Women work: Look at the numbers

According to the National Committee on Pay Equity, the median annual income in the year 2000 for all women working full time was 73 percent of what men earned. While this is a slight improvement over the year before (in 1999 it was 72 percent) the narrowing of the wage gap was due to men earning less, not women earning more.

The median income of African-American women working full time was 64 percent of what white men earned in 2000, or $25,117. White women working full time earned 72 percent ($28,080) of what white men earned. And Hispanic women working full time earned 52 percent ($20,527) of the income of full time white male workers.

According to the Women’s Bureau of the U.S. Department of Labor in 2000, the vast majority of women work in a limited number of low paying occupations. The median wage in the top occupation for women (“sales worker, retail and personal services”) is $301 a week. In the late 1990s African-American women were most commonly employed as “nursing aides, orderlies and attendants,” while Latinas were most commonly employed as cashiers.

An AFL-CIO Pay Equity Fact Sheet reveals that the income from jobs available to the majority of women of color do not “pay enough to reach the poverty line for a family of four,” which was $16,036 in 1996.

The Institute For Women’s Policy Research (IWPR) reports that while women are 44 percent of the full-time work force, they are 77 percent of all part-time workers. During the peak earning years between the ages of 25 and 54, 30 percent of women work part time. For many women part-time employment is the only option because of family care (children and/or parents) responsibilities. And for taking this responsibility seriously women pay a significant economic price, in part because pious politicians preach family values but refuse to value families.

The effects of this political hypocrisy have been discussed by Jody Heymann in a recent study entitled “The Widening Gap: Why American’s Working Families Are In Jeopardy and What Can Be Done About It.” One of her key findings is that low-income women workers have few job benefits. Nearly 60 percent of employed mothers lack sick leave. Few have paid leave or flexible schedules. And more than 50 per cent cannot take time off to care for sick children. This is particularly the case for part time women workers who are not covered by the Family and Medical Leave Act (FMLA), which, in any case, only requires employers to provide unpaid time off to tend to a family sickness.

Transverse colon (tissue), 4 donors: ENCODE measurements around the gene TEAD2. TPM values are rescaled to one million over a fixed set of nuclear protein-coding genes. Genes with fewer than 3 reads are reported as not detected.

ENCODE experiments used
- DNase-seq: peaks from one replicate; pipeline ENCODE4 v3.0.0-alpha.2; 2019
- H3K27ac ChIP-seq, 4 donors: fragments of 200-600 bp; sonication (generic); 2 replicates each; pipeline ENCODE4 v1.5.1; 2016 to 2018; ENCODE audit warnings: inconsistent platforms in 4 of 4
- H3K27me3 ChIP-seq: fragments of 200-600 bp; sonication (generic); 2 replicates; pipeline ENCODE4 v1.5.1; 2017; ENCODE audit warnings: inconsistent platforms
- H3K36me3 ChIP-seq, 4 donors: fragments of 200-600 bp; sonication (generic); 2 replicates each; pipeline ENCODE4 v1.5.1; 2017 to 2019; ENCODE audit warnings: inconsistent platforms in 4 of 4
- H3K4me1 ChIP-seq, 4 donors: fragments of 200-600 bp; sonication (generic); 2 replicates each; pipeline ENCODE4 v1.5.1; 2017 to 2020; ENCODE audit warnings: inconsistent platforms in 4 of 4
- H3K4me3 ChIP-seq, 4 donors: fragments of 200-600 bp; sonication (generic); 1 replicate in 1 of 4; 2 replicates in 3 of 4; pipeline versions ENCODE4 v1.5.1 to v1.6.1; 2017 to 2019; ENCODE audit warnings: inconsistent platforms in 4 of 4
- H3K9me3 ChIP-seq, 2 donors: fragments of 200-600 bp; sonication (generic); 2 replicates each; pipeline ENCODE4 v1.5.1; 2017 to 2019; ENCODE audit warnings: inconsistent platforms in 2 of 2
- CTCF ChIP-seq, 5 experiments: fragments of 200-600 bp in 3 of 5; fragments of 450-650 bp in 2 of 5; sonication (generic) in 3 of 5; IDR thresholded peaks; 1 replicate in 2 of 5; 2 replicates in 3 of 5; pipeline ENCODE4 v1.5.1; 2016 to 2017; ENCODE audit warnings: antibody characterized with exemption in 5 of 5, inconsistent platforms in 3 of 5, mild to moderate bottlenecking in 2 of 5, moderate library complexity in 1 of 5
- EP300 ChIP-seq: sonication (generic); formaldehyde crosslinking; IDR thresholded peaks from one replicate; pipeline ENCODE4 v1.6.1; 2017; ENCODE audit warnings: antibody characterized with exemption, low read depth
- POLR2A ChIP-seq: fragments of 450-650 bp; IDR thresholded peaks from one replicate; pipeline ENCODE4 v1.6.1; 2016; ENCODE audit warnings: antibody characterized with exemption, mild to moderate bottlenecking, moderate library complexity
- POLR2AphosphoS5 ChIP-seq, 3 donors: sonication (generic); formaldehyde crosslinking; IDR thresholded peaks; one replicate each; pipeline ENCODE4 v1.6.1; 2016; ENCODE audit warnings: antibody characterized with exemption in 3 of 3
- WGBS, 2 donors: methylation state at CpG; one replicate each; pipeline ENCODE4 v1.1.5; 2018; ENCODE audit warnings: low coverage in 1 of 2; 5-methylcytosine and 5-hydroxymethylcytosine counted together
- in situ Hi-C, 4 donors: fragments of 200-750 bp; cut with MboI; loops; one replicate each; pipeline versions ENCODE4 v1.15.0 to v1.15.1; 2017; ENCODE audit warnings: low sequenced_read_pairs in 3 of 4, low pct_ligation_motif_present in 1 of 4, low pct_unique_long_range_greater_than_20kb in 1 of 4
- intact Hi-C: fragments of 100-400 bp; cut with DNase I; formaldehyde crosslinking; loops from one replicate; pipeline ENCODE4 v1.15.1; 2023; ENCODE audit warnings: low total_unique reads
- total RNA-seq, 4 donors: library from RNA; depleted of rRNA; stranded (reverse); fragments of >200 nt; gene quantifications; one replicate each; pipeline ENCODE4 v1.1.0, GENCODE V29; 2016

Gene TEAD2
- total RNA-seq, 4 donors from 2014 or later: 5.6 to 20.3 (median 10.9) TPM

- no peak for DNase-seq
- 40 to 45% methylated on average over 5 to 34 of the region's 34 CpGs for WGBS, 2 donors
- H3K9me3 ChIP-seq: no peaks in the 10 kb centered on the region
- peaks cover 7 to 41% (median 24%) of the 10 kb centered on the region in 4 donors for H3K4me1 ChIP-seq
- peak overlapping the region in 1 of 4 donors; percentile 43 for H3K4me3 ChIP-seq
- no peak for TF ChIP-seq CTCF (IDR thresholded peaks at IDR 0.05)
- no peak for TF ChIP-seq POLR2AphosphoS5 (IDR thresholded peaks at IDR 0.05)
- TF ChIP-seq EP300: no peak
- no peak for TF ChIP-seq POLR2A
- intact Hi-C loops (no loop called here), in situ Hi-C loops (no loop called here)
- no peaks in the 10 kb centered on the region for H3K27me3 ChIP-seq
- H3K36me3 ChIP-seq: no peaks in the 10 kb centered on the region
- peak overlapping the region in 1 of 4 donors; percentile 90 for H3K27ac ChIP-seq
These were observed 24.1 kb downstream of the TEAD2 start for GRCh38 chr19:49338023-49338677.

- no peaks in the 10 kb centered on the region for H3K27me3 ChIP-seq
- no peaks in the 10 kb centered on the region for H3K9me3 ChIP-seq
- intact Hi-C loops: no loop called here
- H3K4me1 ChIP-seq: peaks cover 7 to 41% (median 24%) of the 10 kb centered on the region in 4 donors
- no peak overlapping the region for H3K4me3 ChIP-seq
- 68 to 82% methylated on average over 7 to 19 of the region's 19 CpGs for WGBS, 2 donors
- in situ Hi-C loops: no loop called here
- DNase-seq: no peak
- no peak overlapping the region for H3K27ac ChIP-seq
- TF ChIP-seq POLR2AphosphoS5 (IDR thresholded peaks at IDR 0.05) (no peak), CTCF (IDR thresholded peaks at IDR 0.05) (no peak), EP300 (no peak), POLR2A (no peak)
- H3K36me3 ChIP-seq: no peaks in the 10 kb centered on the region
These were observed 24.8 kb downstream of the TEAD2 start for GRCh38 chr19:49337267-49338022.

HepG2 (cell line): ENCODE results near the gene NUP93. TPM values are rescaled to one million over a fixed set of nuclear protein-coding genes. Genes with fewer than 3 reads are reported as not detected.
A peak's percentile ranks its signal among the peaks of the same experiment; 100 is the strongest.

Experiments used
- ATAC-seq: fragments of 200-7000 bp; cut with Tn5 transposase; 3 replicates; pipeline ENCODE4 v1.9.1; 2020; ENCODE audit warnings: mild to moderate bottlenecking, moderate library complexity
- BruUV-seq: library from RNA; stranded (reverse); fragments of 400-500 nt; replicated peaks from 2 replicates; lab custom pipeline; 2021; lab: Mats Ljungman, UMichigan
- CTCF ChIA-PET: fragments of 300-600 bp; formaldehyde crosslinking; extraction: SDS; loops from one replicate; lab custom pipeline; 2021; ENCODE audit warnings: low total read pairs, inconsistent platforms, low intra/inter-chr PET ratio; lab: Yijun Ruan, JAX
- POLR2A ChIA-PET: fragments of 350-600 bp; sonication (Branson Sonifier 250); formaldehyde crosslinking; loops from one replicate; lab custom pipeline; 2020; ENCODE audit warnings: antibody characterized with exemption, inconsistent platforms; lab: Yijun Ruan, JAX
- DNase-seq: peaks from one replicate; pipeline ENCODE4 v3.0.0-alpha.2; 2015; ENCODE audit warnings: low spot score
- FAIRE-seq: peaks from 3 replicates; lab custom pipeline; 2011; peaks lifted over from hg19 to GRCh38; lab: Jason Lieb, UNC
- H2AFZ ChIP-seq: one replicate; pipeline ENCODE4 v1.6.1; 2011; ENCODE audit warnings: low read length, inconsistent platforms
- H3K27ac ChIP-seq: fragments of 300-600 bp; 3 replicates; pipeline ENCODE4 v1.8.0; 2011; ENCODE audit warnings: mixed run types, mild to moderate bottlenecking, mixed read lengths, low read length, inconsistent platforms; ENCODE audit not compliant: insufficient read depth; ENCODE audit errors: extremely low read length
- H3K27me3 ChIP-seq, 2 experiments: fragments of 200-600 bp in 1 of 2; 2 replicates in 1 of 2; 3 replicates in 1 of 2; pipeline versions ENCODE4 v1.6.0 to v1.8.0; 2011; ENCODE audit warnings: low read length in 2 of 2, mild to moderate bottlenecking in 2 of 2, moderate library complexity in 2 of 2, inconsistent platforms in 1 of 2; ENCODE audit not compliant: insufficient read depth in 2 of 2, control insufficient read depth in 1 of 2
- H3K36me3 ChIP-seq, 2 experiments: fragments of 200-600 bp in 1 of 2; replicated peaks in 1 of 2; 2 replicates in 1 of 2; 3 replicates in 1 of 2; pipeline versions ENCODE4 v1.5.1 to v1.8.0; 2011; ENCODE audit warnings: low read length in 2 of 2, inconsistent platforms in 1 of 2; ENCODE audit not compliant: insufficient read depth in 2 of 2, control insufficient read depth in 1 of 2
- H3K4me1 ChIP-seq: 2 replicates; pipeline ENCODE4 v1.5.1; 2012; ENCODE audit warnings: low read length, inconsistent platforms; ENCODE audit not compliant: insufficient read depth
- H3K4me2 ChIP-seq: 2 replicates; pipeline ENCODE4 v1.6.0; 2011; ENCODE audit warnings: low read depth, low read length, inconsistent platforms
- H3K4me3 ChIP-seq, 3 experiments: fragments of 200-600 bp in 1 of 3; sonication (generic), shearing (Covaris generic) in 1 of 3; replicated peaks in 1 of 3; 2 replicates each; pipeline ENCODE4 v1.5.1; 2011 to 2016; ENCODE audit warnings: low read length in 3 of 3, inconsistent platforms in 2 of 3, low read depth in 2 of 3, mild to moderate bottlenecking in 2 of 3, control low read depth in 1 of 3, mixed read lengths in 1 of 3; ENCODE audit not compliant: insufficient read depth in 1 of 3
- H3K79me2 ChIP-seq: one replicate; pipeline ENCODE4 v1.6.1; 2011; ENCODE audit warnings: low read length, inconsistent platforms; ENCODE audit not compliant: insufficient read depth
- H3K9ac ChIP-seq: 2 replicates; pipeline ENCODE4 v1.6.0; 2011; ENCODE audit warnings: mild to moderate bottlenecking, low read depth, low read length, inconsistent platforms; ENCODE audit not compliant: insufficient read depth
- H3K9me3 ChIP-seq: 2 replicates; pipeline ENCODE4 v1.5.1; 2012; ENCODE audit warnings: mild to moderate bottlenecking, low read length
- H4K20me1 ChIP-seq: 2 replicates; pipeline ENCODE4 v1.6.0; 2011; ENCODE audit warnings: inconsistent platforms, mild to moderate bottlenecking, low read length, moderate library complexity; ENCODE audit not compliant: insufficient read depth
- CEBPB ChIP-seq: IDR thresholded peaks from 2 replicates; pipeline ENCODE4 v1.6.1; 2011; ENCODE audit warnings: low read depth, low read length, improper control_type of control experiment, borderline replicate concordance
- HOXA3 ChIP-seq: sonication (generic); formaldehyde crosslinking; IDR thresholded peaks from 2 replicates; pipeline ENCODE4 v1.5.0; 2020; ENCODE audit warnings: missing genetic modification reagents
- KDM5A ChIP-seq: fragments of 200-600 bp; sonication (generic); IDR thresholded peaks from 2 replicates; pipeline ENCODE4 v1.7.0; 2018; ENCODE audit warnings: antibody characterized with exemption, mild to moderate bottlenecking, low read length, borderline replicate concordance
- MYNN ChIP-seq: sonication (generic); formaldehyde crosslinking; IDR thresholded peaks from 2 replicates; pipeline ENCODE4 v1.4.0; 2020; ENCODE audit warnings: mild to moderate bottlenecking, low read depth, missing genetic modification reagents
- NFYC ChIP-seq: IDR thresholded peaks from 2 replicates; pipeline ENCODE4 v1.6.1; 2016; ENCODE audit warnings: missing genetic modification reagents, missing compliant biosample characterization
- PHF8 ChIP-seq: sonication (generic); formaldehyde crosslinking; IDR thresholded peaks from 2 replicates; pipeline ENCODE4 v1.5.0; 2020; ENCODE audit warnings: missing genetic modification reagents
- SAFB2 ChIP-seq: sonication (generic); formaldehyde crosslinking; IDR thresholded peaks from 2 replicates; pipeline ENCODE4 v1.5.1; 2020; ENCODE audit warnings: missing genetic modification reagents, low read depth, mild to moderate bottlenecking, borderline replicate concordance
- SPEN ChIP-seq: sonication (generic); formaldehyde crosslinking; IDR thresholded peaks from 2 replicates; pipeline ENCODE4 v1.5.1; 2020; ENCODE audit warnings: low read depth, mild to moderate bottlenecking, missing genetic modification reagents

Nor does income discrimination end with the fact that only 23 percent of unemployed women qualify for unemployment benefits because of income thresholds. The lifetime effects of low pay and part time work for women extend into retirement. According to the Social Security Administration, only 27 percent of women have a private or public pension. With a work history of low-paying jobs a disproportionate number of women are relegated to a retirement of poverty where the median income of single women 65 or older was $11,382 in 1998, and lower social security benefits for women significantly reduce the joint income of retired couples.

Market mechanisms can’t be relied on to secure a decent living for working women and their families. The government must chart a new course. What needs to be done is obvious: equal pay for women; paid family leave; a minimum wage that is a living wage; universal healthcare; affordable day care for children; and a social security income that provides for a dignified retirement. If talk about family values is to be more than a diversion then the necessary resources should be mobilized to provide for the real needs of working families, not squandered on more tax cuts that only benefit the families of millionaires.